The Vine and the Branches by Laura Sotka
This Sunday, Jesus will ask us to “remain” (or “abide,” depending on the translation) in him. The Gospel writer, John, must have very much wanted this message to land listeners across the ages, as this word appears 11 times in 11 verses! Talk about emPHASis. Whenever that sort of repetition occurs, the geek in me can’t resist going to the Greek to find meaning, like a good Lutheran Catholic (I was referred to that way recently, to my delight). The process is easy thanks to Blue Letter Bible (www.blueletterbible.org). The verb is μένω ménō.
The first translation is “to remain, abide.” but then the dictionary goes deeper: to sojourn, tarry; not to depart; to continue to be present; to be held, kept, continually, not to perish; to last, endure; to survive, live; to remain as one, not to become another or different; to wait for, await one.
Do any of those speak to you? I’m feeling resonance with “to last, endure; to survive.” This past few years has at times called for a sort of patient endurance that I don’t have, naturally. but somehow I keep finding it. I credit my meditation practice. I credit our community’s prayer. There is a line in the 12 Step movement that claims we will see that “God is doing for us what we cannot do for ourselves.”
Branches don’t last once they are snipped. I was just outside nipping “suckers” off our very modest apple tree. We went down to Lakeville to a nursery years ago planning on picking up a crabapple tree. In a rag tag set aside were lots of random shrubbery and trees. Of course with our famous frugality, Pete and I started looking over the options.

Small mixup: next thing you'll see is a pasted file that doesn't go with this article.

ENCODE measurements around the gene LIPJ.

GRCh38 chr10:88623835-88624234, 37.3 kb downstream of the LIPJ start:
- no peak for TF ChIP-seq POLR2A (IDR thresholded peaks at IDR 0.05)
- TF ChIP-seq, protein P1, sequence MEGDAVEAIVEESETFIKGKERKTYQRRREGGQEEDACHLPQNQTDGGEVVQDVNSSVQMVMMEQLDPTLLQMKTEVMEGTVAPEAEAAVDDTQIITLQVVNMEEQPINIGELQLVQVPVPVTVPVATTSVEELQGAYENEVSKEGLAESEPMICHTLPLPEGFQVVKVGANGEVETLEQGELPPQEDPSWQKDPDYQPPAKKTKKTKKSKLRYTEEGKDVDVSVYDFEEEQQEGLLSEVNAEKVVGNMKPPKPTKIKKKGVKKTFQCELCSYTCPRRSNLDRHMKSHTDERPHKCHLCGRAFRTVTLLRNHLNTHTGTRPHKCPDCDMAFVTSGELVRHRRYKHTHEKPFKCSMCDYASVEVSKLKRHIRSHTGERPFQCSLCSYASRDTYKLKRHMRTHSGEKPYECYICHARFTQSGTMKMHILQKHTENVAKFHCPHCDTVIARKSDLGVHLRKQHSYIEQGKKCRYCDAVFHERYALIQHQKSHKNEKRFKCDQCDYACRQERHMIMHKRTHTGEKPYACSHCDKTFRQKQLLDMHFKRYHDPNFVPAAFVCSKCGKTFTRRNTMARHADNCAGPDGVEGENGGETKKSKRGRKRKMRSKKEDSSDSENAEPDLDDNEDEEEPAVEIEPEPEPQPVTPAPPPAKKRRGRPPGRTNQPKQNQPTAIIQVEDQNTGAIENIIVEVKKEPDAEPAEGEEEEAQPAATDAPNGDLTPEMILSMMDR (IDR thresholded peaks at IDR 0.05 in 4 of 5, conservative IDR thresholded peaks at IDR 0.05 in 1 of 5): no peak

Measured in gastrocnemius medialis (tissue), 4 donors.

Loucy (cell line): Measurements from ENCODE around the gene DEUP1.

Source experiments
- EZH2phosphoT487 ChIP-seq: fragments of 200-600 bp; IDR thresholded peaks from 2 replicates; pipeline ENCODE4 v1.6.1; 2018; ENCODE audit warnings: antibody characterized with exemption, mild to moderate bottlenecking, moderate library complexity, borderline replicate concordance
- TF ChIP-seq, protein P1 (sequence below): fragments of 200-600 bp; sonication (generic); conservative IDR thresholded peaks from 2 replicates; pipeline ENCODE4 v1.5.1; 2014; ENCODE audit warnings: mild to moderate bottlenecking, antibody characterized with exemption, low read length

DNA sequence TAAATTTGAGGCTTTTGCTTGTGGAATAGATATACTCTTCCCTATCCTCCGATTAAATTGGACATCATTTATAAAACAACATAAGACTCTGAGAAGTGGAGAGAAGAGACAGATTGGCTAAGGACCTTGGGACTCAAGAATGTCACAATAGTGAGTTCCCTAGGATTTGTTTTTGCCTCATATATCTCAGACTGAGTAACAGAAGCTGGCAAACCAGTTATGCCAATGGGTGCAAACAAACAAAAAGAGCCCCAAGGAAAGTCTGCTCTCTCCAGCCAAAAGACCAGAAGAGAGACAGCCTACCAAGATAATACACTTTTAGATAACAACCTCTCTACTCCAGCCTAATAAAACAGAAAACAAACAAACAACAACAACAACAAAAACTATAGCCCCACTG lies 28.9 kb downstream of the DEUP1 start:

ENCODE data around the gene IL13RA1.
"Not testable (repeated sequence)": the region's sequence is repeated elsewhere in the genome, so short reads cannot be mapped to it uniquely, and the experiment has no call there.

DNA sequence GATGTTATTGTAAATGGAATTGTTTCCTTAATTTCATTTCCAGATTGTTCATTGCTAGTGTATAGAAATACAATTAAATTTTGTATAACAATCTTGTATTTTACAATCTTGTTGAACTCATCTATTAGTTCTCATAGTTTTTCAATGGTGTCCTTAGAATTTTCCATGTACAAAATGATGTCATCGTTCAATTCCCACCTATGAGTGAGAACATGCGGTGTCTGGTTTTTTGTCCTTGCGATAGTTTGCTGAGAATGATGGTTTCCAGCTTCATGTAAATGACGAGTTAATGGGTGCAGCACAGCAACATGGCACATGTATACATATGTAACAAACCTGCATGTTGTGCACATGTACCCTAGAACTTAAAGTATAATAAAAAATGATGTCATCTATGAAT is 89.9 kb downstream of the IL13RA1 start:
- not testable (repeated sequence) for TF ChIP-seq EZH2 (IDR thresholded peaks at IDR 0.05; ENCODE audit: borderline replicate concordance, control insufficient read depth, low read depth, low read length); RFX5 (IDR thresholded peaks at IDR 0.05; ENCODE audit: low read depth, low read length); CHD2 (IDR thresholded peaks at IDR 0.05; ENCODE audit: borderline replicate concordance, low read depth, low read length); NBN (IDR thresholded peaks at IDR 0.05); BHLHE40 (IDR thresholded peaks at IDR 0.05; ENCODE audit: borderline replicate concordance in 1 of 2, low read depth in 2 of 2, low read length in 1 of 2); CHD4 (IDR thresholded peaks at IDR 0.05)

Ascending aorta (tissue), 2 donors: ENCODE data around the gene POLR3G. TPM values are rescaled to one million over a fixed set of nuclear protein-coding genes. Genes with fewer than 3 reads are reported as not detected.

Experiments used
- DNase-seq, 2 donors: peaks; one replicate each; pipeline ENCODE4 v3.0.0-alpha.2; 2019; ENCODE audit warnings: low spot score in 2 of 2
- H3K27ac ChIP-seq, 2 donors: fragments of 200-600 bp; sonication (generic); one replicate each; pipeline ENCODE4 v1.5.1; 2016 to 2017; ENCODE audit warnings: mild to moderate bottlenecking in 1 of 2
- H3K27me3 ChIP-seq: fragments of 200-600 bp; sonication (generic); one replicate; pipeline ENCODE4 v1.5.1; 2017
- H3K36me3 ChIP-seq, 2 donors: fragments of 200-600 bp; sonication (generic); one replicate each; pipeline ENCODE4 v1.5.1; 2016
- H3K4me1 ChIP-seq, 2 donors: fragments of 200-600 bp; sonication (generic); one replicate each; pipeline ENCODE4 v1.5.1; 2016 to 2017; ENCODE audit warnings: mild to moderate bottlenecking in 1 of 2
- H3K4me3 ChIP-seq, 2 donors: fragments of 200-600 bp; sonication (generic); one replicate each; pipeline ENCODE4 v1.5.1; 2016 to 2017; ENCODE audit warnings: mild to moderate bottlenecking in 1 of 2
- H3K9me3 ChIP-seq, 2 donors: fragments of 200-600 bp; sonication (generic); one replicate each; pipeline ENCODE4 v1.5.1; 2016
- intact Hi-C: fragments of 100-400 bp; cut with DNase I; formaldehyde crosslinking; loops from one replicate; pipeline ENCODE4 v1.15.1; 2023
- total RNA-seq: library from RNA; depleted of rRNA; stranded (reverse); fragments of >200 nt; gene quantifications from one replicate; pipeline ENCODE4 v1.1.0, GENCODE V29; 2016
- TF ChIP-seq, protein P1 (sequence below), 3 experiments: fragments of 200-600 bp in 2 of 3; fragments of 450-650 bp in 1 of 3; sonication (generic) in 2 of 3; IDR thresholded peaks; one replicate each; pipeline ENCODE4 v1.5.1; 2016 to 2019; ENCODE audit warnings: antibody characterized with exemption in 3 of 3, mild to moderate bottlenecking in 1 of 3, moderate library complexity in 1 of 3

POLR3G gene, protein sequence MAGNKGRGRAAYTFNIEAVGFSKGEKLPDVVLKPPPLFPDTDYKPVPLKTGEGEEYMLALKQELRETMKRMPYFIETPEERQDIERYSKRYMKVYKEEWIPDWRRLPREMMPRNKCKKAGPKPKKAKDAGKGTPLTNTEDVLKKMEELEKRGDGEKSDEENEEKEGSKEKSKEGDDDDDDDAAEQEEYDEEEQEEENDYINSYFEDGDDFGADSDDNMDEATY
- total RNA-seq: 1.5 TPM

Justin was about seven. He flew over to us filled with excitement. He’d found an apple tree! Come see it! So we wandered over and there was a very nice sized “unidentified” species. Maybe honey crisp. Maybe something else. No guarantees. Very cheap.
Pete and I looked at each other as Justin and Nora extolled us on how much better it would be to have a tree that gave REAL APPLES. We could only think of spraying and maintenance. But bought the tree.
It’s the centerpiece of the front garden. I have almost two decades of first-day-of-school pictures in front of that tree. Some years it’s a mess, totally unmaintained. Other years are better. Mostly we have not sprayed, so gnarly if tasty apples, only a few, are the norm.
Although some years we were good gardeners and some years bad, the tree endures. It’s our living example of the “true vine.” As long as it was sunk in the earth and the branches stayed attached, the tree has produced.
So endurance. In harsh years and full years, lean years and fat years. For me, all Jesus asks is that I don’t take that lopper and snip myself off. I just need to stay attached in order to now wither and die.
The early Christians remained in Christ in four practical ways: They listened to the teaching of the apostles, which we receive in the Gospels and Epistles (the letters) and the Acts of the Apostles. They gathered for mutual support and community connection, a fellowship that would soon be socially ostracized but maintained its integrity. They broke the bread and shared the cup, and they continued in prayer (Acts 2:42). This Sunday, let’s explore the ways in which we can abide, remain, endure, sojourn, tarry, with Christ, our true vine.